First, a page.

LA's ‘Cool Streets' Program to Add 60 Miles of Cool Pavement, 2,000 Trees

Mustang on the street of LA.

Photo: Getty Images

LOS ANGELES (CNS) - Los Angeles officials today announced a second phase of the “Cool Streets L.A.'' program aimed at lowering the temperatures in L.A.'s warmest neighborhoods by planting trees and adding cool pavement.

The new phase, called “Cool Neighborhoods,'' will add 60 miles of cool pavement and nearly 2,000 trees to Pico Union, Westlake South, North Hollywood, Canoga Park, Sylmar, Vermont Square, South Central and Boyle Heights.

“The skyrocketing temperatures on our streets is an equity issue that puts local communities on the front line of the climate crisis,'' said Mayor Eric Garcetti.

“Our hottest and most vulnerable neighborhoods are our top priority when it comes to climate action, and this program is about taking action in ways that will make a direct impact on people's daily lives.''

Garcetti announced the new program alongside Councilmen Bob Blumenfield and Paul Krekorian on Monday morning in North Hollywood, which received 13.4 lane miles of cool pavement -- the largest single application in Los Angeles' history.

The cool pavement reduces ambient temperatures by reflecting more sunlight and absorbing less heat.

“The Cool Pavement Neighborhood Program links innovative technology with nature to create vibrant urban communities across Los Angeles,'' Krekorian said. “As with the initiative to transition Los Angeles to 100 percent clean energy by 2035, this program imagines a healthier future for our children and grandchildren. I am delighted that the Bureau of Street Services chose to launch it in my council district.''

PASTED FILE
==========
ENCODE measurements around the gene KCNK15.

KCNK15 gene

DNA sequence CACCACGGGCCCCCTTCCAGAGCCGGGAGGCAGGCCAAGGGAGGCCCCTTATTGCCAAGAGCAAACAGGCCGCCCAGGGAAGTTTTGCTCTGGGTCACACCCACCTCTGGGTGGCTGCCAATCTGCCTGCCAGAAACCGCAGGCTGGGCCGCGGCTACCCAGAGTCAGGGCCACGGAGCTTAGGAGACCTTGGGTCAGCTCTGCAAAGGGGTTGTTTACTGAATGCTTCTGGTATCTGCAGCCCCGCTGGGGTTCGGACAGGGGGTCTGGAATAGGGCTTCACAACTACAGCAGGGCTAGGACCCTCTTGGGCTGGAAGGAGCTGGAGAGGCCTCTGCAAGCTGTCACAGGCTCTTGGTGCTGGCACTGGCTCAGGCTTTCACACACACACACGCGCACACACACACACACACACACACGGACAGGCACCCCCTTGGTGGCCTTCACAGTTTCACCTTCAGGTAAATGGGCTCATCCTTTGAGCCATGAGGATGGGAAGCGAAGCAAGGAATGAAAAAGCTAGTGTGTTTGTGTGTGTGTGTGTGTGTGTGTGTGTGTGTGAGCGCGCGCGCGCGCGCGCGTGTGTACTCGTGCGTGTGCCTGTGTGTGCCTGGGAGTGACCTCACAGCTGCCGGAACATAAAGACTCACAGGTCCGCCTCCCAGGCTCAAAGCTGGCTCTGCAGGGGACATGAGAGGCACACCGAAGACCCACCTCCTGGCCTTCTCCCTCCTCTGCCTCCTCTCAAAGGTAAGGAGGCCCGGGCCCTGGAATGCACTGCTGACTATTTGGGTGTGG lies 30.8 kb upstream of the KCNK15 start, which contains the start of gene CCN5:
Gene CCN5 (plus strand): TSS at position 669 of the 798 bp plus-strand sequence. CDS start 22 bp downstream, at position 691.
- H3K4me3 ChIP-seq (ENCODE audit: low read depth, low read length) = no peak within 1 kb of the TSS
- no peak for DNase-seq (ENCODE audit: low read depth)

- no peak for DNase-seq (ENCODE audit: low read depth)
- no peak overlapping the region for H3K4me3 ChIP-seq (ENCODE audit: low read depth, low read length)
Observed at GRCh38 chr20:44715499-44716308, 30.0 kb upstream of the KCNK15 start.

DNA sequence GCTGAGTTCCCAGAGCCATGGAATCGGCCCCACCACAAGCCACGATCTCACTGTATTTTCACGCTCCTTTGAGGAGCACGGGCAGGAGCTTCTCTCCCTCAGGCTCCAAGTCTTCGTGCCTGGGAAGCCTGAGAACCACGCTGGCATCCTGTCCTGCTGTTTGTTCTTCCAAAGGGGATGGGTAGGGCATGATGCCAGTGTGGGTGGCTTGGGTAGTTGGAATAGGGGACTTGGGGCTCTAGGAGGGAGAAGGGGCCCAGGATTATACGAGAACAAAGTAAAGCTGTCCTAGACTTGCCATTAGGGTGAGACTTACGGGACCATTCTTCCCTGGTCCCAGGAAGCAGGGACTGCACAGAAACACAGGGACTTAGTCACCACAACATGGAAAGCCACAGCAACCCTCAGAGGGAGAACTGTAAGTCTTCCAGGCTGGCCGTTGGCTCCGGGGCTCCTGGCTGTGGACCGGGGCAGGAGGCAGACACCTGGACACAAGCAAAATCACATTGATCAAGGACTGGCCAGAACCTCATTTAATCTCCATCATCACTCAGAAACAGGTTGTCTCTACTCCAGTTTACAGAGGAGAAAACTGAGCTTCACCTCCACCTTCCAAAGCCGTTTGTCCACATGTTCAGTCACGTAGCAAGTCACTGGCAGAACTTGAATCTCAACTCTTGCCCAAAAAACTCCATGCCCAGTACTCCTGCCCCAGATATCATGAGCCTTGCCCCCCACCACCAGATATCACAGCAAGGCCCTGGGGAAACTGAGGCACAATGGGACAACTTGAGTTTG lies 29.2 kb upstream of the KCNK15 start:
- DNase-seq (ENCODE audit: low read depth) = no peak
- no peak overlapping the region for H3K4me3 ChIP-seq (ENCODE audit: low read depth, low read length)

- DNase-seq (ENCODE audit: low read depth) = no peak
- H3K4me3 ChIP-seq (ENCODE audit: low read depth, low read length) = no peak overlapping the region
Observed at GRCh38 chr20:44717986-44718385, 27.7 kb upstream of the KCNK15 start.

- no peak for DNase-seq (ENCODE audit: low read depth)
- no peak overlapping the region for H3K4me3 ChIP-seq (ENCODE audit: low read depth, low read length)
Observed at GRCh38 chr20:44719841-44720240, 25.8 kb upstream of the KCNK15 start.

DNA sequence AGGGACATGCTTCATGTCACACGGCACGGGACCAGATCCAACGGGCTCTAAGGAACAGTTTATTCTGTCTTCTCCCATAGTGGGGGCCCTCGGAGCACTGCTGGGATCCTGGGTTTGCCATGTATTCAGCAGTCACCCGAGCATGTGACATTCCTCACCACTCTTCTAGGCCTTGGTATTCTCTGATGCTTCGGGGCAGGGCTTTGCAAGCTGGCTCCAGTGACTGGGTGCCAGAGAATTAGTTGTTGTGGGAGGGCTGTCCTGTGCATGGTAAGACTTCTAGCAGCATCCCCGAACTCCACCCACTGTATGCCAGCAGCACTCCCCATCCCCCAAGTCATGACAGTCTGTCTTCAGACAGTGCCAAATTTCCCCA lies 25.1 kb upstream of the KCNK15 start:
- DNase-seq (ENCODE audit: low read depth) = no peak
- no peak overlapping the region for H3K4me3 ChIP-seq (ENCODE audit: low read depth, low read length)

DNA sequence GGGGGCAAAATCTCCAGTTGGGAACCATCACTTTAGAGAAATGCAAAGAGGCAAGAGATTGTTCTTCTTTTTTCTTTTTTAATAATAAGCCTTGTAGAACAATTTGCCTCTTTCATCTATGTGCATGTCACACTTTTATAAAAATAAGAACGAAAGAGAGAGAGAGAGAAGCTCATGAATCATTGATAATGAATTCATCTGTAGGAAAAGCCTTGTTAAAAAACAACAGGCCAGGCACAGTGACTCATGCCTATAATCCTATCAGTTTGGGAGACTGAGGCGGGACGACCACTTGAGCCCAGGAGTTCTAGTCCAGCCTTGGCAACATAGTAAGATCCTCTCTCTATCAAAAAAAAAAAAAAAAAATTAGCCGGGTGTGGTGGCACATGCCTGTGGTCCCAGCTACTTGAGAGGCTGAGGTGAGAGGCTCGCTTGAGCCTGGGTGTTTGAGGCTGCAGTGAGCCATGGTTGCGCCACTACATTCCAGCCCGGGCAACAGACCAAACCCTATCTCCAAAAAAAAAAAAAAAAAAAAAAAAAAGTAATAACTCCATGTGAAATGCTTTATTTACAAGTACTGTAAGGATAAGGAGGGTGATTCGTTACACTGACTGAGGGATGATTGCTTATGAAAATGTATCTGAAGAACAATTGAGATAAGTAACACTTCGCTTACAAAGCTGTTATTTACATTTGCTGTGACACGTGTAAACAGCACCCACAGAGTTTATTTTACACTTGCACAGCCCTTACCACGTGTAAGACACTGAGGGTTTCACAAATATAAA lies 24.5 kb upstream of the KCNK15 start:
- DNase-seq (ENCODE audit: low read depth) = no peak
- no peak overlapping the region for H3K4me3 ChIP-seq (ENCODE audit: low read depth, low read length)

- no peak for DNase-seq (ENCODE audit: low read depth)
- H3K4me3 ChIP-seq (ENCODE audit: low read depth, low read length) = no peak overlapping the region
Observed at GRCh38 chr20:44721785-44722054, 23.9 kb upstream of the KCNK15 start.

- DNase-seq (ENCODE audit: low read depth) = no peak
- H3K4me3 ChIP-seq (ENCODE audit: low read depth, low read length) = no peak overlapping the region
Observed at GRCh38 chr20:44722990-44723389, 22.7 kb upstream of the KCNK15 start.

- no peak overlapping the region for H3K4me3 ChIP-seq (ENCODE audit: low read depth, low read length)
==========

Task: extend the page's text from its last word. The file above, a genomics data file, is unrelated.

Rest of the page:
Cool Streets L.A. was first introduced in 2019 to advance the city's Green New Deal goals by piloting 10 cool streets projects by 2025.

According to the mayor's office, the program will help the city reduce urban/rural temperature differential by at least 1.7 degrees by 2025 and 3 degrees by 2035, while also increasing the city's tree canopy in areas with the most need by at least 50% by 2028.

“Every valley resident knows just how hot our region gets and, from growing our urban tree canopy to expanding the Cool Pavement program, it's imperative to keep embracing solutions to combat the heat island effect,'' said Blumenfield, who is also chair of the Public Works Committee.

“I was proud to bring the first 'Cool Street' to my district in 2017 and my hope is that as more and more streets get this treatment, L.A. will soon be the world's first 'Cool City.' ''

Copyright 2021, City News Service, Inc.

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